Sensory examination in the affected extremity revealed hyperalgesia around the margins of the ulcer. The range of motion was normal at the ankle joint. Skin around the ulcer was shiny, edematous with normal pulsation. The swelling extended up to the foot [Figure 1]a.
Figure 1: a) Non healing ulcer; b) Healing ulcer post procedure. Note that the patient's pain was relieved completely but ulcer didn't heal completely so he was referred to the vascular surgeon for varicose vein management

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He tried various medications for the pain. The patient had taken tramadol, gabapentin, and amitriptyline for pain but there was not much relief. Ulcer also turned out into a nonhealing ulcer.

The patient was also advised for the vascular surgery for the nonhealing ulcer. However, the patient did not want surgery because of the bad experience of the previous surgery. Hence, he decided to undergo diagnostic sympathectomy.

Due to refractory pain, diagnostic lumbar sympathectomy block was planned. He was extensively investigated elsewhere, but his hematology and biochemistry investigations reports were normal.

Written and informed consent for the procedure was taken from the patient.

After admission to the operating room, monitors were applied to the patient-electrocardiogram, pulse oximetry, and noninvasive blood pressure. Intravenous cannula was taken and preloading with adequate amount of fluid was done. The patient was positioned in prone position. The patient was maintained on spontaneous respiration with O2 supplementation through nasal catheter.

Painting and draping of lower back area was done under all aseptic and antiseptic precautions. Local anesthesia was given in skin and subcutaneous tissue with lignocaine 2%. The blockade was performed with the aid of fluoroscopy, on the left side at the L2 and L4 level, both with 15 cm 22G Quincke needle. Following confirmation of needle positioning and observation of contrast dispersion at each level, 7.5 ml 0.25% bupivacaine was given at each level [Figure 2]. The patient was observed after that. The patient had complete pain relief following the procedure. Hence, it was confirmed that pain of the patient was sympathetically mediated.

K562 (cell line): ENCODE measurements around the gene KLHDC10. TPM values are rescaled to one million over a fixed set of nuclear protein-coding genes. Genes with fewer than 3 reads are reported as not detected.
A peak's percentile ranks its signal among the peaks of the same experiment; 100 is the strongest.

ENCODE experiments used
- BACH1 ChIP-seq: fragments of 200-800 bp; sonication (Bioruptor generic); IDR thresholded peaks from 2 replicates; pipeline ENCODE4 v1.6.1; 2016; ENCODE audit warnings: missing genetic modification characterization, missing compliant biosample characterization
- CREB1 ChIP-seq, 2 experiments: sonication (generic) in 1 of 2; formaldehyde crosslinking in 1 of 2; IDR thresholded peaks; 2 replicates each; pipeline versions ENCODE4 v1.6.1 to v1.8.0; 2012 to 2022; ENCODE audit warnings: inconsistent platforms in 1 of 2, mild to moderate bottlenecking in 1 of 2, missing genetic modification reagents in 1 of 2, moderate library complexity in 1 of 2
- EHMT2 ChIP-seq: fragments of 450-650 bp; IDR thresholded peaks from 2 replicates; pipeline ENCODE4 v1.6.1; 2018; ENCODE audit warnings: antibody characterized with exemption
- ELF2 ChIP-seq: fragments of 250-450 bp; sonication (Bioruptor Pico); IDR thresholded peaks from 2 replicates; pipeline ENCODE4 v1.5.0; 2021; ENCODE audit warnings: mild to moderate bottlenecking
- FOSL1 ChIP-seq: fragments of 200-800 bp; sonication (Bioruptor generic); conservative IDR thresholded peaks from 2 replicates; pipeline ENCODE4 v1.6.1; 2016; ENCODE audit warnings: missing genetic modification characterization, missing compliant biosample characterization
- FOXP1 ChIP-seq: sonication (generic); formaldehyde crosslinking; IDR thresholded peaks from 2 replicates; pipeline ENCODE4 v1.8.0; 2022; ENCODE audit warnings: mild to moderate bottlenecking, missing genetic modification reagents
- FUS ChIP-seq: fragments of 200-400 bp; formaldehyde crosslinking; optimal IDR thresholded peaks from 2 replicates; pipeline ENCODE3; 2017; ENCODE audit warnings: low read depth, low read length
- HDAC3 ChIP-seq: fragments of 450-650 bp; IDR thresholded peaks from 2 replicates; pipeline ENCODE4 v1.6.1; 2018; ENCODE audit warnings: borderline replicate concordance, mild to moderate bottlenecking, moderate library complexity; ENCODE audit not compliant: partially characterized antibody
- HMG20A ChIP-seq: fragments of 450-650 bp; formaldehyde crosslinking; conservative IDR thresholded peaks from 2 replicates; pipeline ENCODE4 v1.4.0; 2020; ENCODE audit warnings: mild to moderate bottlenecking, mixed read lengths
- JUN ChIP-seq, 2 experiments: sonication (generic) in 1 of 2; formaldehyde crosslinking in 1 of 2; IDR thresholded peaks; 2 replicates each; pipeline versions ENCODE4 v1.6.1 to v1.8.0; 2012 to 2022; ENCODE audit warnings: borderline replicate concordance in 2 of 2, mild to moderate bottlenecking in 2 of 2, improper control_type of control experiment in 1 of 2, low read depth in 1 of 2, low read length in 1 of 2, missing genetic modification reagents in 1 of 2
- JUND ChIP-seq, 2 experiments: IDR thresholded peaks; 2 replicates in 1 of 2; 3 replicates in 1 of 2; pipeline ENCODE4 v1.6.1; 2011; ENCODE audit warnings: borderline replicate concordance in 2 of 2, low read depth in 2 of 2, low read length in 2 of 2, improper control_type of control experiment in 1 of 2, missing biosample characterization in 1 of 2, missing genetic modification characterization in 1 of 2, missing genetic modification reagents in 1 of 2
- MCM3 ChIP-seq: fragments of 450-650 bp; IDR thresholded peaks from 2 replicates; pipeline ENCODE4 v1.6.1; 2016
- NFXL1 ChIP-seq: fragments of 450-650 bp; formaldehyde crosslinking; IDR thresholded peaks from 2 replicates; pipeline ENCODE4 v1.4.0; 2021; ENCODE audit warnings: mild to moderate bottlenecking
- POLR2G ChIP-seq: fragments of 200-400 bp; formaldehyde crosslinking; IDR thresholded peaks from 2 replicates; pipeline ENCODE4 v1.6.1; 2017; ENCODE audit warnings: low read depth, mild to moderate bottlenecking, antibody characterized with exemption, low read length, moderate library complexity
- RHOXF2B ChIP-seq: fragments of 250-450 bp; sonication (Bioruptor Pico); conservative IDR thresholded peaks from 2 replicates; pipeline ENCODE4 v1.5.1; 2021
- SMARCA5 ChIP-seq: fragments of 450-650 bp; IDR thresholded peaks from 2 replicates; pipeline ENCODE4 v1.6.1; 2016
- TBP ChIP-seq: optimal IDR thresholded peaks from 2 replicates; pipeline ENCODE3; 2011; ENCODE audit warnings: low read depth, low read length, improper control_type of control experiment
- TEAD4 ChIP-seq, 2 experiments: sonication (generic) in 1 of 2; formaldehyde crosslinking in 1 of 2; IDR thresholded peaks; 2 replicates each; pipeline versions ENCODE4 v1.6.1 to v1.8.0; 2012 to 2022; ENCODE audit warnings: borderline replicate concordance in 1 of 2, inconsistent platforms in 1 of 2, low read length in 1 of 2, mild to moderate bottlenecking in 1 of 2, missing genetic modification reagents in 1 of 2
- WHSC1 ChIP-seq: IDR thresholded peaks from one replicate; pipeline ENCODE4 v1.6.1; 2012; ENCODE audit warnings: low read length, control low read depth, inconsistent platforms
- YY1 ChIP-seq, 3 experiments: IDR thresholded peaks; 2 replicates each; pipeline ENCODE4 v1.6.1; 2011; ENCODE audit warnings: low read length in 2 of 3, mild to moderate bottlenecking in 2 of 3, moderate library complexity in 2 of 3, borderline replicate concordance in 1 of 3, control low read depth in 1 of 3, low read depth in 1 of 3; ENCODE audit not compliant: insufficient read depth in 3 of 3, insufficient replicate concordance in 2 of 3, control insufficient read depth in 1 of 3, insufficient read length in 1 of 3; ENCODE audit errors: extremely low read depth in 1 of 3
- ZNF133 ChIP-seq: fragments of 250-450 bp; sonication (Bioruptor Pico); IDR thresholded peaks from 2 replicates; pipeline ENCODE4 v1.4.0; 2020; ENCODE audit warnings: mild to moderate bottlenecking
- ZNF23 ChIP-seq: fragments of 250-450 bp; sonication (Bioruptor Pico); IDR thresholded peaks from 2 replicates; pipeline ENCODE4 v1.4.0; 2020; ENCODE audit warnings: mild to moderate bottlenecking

Figure 2: Fluoroscopy guided left-sided lumbar sympathectomy

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We had planned radiofrequency neurolysis of left side lumbar sympathetic chain if pain recurs. However, the patient had tremendous relief only with the diagnostic block. His VAS score came down to 2/10. Hence, we had not given therapeutic block. His ulcer also started healing after the block as shown in [Figure 1]b. Patient has good pain relief at the end of 6 months from the date of procedure. Varicose veins persisted, so he was referred to vascular surgeon for the definitive treatment for the varicose vein.

  Discussion Top

We had an unusual case of varicose ulcer patient where pain did not get relieved even after getting operated for varicose veins. The presence of nonhealing ulcer masks the clinical features of CRPS as edema, skin change color and pain around ulcer is thought to be due to the ulcer. However, there should always be a high suspicion of CRPS in such patients.

Treatment of CRPS has not yet achieved precise standard guidelines and doctors, as well as patients, face difficulties with the diagnosis and management. Treatment should be started as early as possible to avoid secondary complications of chronicity of pain and fear, anxiety of living with undiagnosed pain. Because of the variation in treatment approach, an integrated interdisciplinary treatment approach is recommended, tailored to the individual patient.[8]

CRPS has a variable presentation. Nearly 95% cases of CRPS have a history of trauma or surgery.[9] Most commonly within the first 6 weeks, due to the sympathetic overreaction, there is a swollen, immobile, and painful limb. Pain does not follow the distribution of a peripheral nerve and is often described as burning in nature. There is increased sweating, with color changes in the extremity in most of the patients. Frequently, there is allodynia, i.e., pain elicited with a nonnoxious normal stimulus such as light touch of a bed sheet and blowing of air. Late in the course of the disease, there are trophic changes (sudomotor): dystrophic, smooth, shiny skin; osteoporosis; fast growing and brittle nails; hypertrichosis; and muscular and subcutaneous atrophy. All these symptoms may be found along with joint swelling and contractures.[10]